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Public servants reject increases

Blessings Mashaya

CIVIL servants have rejected a 40 percent salary increase awarded to them on Tuesday by the government, the Daily News can report.

This comes as teachers, who make up the bulk of public sector workers, have been on strike since September — pressing for better salaries and adequate personal protective equipment in light of the deadly coronavirus pandemic.

The increase, which takes effect from November 1, will see the lowest paid civil servant earning $14 528 a month.

It also means that the least paid teachers now get $18 237 a month, with all educators to be given an extra 10 percent of their salaries as a risk allowance.

However, Gibson Mushangu — the deputy secretary general of the Zimbabwe Confederation of Public Sector Trade Unions (ZCPSTU), formerly the Apex Council — told the Daily News yesterday that the increment was unacceptable.

“We still reiterate that nothing is for us without us. The government just imposed the figures.

“Unfortunately, this figure comes before the NJNC (National Joint Negotiating Conference) meeting set for Friday. We are not there to just rubber-stamp the government’s offer.

“The figure must come through engagement. The so-called increment lacks our ownership and it has nothing to do with us,” Mushangu told the Daily News.

“Our demands are still the same. We need salaries equivalent to the US dollars which we were getting before the re-introduction of the local currency,” he added.

Before the re-introduction of the Zimbabwe dollar, civil servants were earning about US$520 a month. At the beginning of the year, most civil servants, teachers included, earned below $5 000 a month.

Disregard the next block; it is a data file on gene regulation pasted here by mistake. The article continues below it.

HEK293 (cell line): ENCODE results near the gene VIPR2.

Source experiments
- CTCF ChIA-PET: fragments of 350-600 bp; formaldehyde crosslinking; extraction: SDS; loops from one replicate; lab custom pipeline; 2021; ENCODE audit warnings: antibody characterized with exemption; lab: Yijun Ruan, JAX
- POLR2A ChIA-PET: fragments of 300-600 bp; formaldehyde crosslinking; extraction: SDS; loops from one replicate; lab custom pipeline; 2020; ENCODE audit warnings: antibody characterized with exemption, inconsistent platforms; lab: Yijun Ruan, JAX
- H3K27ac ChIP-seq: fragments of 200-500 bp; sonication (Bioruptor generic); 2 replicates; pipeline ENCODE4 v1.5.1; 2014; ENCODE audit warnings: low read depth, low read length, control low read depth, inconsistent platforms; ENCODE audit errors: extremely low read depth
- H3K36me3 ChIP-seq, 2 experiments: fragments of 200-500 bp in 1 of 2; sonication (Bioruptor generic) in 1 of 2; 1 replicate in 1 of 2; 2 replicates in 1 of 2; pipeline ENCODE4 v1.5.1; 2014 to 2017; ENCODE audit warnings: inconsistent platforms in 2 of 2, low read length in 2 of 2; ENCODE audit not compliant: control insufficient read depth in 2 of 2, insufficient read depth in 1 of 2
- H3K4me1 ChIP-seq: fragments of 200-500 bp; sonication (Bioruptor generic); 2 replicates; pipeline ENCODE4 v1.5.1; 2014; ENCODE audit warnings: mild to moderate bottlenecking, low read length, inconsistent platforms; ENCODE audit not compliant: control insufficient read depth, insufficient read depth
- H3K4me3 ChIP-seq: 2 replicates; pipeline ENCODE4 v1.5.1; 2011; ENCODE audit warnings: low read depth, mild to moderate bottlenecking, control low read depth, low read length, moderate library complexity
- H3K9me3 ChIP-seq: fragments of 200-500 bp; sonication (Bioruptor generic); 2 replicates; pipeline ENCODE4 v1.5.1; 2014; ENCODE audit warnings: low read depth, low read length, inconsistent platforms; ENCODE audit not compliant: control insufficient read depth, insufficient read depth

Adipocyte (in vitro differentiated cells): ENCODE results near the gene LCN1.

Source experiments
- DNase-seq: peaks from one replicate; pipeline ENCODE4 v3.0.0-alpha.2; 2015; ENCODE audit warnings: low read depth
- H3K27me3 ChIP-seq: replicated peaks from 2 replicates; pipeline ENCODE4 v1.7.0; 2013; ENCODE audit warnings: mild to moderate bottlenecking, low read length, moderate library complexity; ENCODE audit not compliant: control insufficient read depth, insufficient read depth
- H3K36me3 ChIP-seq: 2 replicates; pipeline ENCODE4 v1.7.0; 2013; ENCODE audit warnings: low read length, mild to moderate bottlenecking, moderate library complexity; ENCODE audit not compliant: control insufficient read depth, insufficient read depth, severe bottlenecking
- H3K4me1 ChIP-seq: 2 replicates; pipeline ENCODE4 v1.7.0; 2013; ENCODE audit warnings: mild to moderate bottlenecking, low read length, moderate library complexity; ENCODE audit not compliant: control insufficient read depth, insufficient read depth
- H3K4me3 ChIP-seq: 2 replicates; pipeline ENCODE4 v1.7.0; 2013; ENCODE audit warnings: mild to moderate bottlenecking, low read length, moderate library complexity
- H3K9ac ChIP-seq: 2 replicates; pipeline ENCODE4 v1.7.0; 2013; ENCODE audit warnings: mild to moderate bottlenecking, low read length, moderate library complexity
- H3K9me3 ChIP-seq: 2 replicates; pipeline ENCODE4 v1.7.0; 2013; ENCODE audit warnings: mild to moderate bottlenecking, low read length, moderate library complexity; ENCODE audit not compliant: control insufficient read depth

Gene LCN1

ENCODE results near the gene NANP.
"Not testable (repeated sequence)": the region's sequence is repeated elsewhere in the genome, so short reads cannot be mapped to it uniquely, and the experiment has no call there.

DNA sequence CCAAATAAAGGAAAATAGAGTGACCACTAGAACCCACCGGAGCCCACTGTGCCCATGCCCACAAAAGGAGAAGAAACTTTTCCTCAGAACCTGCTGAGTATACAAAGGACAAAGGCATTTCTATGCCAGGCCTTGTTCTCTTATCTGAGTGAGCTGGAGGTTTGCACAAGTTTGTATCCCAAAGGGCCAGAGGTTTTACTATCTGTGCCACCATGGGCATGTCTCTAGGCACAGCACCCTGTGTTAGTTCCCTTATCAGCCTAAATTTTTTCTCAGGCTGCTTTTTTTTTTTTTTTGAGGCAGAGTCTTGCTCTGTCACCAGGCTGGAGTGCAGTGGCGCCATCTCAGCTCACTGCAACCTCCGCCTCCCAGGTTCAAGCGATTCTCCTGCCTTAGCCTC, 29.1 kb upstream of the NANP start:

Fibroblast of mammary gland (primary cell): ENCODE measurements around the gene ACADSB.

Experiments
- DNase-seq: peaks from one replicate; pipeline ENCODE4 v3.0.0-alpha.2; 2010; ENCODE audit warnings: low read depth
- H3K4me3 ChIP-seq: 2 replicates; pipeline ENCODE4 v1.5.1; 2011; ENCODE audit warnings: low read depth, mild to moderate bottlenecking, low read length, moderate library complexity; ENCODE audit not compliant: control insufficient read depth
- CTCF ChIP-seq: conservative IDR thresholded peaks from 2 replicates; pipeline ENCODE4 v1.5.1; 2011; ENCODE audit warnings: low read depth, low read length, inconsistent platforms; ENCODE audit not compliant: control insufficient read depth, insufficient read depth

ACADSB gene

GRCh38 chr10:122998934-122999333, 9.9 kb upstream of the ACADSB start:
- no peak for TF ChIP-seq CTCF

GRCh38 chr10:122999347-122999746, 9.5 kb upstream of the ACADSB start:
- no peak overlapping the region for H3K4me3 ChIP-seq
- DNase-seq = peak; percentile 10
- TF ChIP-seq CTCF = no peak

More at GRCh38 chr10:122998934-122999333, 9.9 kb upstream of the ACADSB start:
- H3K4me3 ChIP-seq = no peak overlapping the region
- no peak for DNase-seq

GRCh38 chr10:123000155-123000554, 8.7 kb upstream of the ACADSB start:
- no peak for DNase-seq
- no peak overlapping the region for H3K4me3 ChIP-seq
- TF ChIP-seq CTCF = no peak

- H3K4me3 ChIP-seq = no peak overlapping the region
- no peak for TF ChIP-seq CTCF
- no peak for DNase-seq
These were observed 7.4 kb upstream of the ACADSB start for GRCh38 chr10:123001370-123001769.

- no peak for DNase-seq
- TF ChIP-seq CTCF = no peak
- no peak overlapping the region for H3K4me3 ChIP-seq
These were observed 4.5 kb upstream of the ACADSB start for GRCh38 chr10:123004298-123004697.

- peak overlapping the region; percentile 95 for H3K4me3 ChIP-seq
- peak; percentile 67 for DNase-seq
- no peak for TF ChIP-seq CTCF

Since January, the government has increased public sector salaries significantly.

This comes as the industrial action by teachers has paralysed learning, amid calls that the government must call off this year’s public examinations.

Nurses and doctors have also been pressing for better remuneration, and want their salaries paid in US dollars.

Meanwhile, the president of the Progressive Teachers Union of Zimbabwe (PTUZ), Takavafira Zhou, said yesterday that they would not go back to work despite the latest salary hike.

“Incapacitated teachers have rejected the 40 percent salary increase offered by Cabinet. The increase is procedurally defective and grossly insufficient in quantum.

“The government’s unilateral paternalism is tantamount to oppressive generosity, callousness and a monument of unfair labour practice.

“Salaries and conditions of service are subject to bargaining between the employer and workers. The government’s attempts to render unions useless must be rejected in toto,” Zhou said.

“As PTUZ and part of the United Front of Teacher Unions, we reiterate our readiness for meaningful dialogue with the government.

“The only issue that may not need dialogue is the restoration of the purchasing power parity of teachers’ salaries to pre-October 2018 levels of US$520 to US$550 a month.

“We are worried by government officials’ unpalatable submissions that increasing teachers’ salaries would lead to inflation,” Zhou said further.

On his part, the president of the Amalgamated Rural Teachers Union (ARTUZ), Obert Masaraure, said they would remain on strike.

“The government’s unilateral offer is an assault on the basic tenets of labour justice and an insult to the suffering teachers.

“We would expect the government to respect the workers’ right to collective bargaining and award increments after negotiating with workers.

“Unfortunately, the government disregards workers’ rights and awards gifts just like Father Christmas,” the outspoken Masaraure said.

This comes after the final phase of the reopening of public schools countrywide suffered a setback this week after many teachers failed to turn up for work — forcing some overwhelmed school heads to send learners back home.

The secretary-general of the National Association for Primary Schools Headmasters (Naph), Kufakunesu Rupere, confirmed to the Daily News that heads of schools were overwhelmed by the situation at their schools — leaving many of them with no choice but to order learners to go back home.

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